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Turnovers Key To Results


Football is a very complex game, which is why so much practice and preparation go into each and every game played in the NFL.

Football can also be a very simple game, as Packers' GM/Head Coach Mike Sherman said following his team's 21-10 loss to the Chicago Bears in their home opener Sunday.

Sherman wasn't taking any solace in the fact that the Packers outgained the Bears by nearly 100 yards, 404 to 307, or that they threw for more than twice as many yards as their opponent, 252 to 125.

No amount of yardage, third down conversion percentage, or first downs was going to change the only statistic that matters to the Packers' head man.

"The only stat that matters is the points you score and the points they score," said Sherman. "The yardage really doesn't matter a whole heck of a lot. I thought the Bears did a great job of winning the football game. They made the plays and did the things they had to do to win, and we didn't do those things."

One statistic that seems to go a long way in determining how many points each team manages to ring up on the scoreboard, though, is turnovers. Winning the turnover battle has been crucial to the Packers' success over the past two seasons, both of which ended with NFC North Division championships.

Since the start of the 2002 season, including three playoff games, Green Bay has not lost a game in which they have committed fewer turnovers than their opponents. That's 19 games, 19 wins.

When the Packers have come up on the short end of the turnover stick, as was the case Sunday, their record in that span is 3-11. The team has also split four games in which both teams had the same amount of turnovers.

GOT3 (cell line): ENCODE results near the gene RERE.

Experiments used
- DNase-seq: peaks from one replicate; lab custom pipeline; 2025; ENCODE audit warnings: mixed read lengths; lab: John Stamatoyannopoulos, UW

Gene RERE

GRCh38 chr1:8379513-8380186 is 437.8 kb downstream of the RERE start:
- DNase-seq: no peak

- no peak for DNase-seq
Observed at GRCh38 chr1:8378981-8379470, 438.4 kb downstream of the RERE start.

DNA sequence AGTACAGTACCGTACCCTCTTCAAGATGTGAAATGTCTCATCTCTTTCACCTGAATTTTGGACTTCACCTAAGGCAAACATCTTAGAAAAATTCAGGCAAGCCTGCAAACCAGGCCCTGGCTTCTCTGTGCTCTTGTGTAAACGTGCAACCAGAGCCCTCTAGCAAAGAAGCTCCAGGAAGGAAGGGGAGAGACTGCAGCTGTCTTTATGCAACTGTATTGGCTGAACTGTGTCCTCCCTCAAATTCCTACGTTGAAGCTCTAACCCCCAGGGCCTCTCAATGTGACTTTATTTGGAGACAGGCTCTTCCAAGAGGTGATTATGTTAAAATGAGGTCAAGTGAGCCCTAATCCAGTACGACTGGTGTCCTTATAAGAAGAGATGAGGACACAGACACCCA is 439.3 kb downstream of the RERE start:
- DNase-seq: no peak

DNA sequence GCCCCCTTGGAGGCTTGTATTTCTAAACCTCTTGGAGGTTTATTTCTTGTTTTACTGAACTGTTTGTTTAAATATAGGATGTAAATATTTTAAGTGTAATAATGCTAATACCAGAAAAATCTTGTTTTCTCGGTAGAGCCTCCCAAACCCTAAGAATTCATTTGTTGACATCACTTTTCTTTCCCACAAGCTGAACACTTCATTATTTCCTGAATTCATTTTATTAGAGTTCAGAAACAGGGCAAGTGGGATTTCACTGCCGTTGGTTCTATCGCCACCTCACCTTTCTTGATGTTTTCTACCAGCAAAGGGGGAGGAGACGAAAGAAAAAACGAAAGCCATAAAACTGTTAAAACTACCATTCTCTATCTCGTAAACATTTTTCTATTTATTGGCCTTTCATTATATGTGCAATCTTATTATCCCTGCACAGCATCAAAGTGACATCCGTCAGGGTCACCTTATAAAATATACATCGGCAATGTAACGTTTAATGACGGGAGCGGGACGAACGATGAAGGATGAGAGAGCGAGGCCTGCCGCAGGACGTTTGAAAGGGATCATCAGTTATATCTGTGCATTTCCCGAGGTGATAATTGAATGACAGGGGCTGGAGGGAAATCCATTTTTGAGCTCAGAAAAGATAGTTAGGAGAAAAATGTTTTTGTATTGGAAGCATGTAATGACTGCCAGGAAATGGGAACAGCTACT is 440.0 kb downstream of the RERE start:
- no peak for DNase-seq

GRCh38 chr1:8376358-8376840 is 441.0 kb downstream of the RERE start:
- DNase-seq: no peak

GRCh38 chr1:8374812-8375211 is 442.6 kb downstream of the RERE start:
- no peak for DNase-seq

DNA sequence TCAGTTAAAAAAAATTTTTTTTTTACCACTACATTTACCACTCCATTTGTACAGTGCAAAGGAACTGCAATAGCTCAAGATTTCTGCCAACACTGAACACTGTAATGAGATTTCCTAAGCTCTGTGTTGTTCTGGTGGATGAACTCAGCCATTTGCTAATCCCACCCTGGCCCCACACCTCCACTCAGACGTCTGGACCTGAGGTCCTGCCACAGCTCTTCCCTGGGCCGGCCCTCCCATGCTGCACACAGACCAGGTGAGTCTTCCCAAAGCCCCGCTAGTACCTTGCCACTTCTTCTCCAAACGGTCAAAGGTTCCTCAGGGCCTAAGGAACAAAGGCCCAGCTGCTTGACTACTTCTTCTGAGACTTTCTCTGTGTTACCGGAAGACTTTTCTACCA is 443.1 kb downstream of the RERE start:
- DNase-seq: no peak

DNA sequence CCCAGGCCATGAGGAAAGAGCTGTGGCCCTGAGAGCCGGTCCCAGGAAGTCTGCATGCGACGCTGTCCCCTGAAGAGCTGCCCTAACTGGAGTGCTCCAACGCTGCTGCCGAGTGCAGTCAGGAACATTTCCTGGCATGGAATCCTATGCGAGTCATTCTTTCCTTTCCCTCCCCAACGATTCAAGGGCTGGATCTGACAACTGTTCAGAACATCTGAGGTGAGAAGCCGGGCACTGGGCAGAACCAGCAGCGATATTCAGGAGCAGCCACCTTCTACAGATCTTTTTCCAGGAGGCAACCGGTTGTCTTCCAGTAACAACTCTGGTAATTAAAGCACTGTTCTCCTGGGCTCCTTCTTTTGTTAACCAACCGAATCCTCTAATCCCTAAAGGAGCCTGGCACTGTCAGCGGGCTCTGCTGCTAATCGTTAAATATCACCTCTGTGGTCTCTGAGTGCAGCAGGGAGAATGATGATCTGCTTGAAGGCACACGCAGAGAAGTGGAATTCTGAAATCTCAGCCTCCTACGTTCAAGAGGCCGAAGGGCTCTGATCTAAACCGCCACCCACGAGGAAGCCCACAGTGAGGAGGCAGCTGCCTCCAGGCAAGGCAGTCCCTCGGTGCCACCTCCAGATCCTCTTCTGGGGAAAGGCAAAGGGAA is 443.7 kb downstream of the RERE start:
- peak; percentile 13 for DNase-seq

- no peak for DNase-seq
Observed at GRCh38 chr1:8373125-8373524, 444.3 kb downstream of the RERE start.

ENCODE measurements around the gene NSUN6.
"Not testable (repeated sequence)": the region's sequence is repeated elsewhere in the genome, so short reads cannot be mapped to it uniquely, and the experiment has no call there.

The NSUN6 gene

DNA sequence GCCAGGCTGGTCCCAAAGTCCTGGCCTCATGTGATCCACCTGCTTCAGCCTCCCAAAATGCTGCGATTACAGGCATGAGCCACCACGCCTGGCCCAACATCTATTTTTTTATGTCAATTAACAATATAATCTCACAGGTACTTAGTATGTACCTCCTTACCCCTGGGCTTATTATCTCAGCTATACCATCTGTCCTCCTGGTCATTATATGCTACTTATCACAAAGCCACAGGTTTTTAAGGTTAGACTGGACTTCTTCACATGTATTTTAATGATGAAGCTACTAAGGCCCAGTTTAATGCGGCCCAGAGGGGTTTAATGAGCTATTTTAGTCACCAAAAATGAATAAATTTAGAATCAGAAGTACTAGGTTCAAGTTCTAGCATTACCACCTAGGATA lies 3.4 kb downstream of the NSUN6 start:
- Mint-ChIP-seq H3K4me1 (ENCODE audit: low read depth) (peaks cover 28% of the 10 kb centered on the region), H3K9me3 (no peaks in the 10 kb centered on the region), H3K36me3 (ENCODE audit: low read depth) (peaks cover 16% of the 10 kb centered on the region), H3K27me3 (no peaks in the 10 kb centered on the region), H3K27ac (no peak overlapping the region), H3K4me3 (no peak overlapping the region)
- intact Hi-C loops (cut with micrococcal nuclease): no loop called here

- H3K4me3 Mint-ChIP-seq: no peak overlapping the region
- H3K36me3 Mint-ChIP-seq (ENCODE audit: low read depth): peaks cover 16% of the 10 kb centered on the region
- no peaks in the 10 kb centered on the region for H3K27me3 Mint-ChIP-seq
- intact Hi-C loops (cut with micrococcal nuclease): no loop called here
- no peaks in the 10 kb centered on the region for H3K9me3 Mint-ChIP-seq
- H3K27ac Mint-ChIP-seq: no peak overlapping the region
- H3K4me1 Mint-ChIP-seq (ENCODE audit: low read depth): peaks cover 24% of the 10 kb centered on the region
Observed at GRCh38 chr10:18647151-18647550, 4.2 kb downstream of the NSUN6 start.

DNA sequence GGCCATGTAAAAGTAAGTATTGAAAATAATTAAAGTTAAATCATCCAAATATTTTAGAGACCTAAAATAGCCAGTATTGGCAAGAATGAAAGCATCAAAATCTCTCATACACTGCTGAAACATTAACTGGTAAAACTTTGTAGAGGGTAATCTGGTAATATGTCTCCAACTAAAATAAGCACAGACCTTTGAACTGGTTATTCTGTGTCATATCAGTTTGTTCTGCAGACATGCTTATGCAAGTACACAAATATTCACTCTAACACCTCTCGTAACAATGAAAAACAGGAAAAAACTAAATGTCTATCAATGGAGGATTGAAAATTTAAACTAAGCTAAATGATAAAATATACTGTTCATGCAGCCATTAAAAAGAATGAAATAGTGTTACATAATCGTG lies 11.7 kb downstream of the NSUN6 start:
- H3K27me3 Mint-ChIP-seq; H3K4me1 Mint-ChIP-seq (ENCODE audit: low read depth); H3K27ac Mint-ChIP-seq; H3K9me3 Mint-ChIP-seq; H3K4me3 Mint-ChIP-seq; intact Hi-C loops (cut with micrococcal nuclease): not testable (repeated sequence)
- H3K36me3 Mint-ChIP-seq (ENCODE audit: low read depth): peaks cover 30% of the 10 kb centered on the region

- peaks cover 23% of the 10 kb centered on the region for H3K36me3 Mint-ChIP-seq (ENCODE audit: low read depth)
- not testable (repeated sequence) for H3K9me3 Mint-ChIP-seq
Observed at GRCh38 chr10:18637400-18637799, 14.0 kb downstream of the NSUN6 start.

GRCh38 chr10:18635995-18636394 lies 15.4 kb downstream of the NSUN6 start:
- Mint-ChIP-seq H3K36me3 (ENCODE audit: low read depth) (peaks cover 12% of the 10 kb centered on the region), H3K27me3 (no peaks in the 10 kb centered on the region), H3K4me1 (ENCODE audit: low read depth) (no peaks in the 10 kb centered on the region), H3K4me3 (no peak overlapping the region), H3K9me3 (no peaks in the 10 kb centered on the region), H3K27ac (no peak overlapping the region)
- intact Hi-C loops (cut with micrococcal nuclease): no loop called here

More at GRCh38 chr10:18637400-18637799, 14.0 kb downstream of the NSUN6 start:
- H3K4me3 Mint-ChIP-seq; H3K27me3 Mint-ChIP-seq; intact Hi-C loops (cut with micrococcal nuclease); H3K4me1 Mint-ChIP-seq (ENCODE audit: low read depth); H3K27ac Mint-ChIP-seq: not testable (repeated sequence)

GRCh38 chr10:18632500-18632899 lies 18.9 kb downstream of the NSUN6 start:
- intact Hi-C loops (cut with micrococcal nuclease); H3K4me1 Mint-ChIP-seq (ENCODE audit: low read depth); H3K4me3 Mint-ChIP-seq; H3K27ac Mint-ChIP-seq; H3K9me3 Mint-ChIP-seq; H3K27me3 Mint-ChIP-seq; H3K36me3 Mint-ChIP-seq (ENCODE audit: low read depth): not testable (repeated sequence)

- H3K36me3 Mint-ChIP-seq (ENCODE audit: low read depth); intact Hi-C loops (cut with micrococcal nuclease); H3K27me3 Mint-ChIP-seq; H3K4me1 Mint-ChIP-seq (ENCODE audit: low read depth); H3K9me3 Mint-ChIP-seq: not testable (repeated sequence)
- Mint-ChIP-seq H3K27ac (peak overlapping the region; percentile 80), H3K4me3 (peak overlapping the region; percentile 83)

Undoubtedly, the single biggest play in Sunday's game was a play involving a turnover.

Trailing 7-3 late in the second quarter, the Packers seemed poised to score and take the lead just before the halftime break. Chicago linebacker Brian Urlacher made a tremendous play, however, stripping the ball away from sure-handed running back Ahman Green on a play that began at the Bears' two-yard line.

Opportunistic safety Mike Green scooped up the loose ball and sprinted 95 yards in the opposite direction for a touchdown, extending the Bears' lead to 14-3. Just seconds earlier, the Packers seemed to be looking at being on top by three points only to find themselves in an 11-point hole they would not be able to climb out of.

"We put ourselves in a hole with the turnover at the two-yard line going in," Sherman said. "That was a 14-point differential - seven not for us, seven for them. Obviously that was a huge play in the game, a great play by Urlacher."

Tight end Bubba Franks pointed out that holding on to the ball was the main difference between the team's 10-point win on the road last week and the loss on Sunday.

"We turned the ball over here and there," said Franks in the locker room. "Turnovers will hurt you. Last week they helped us when we didn't have any. Today we had turnovers and they didn't have too many, and it hurt us."

Sherman pointed out that the talent level is so close in today's parity-driven NFL that wins and losses frequently comes down to who can avoid making the crucial mistakes.

"That's life in the National Football League. You'd better bring your 'A' game every single week because anybody can beat anybody. They made more plays to determine the outcome of the game for them than we made to determine the game positively for us."

Franks did a good job of summing up the feeling in the dressing room, and no one in there was smiling about the stats that had been put up.

"We lost, that's all that counts," he said. "Who cares about how many yards you have? A win is all that matters, period."

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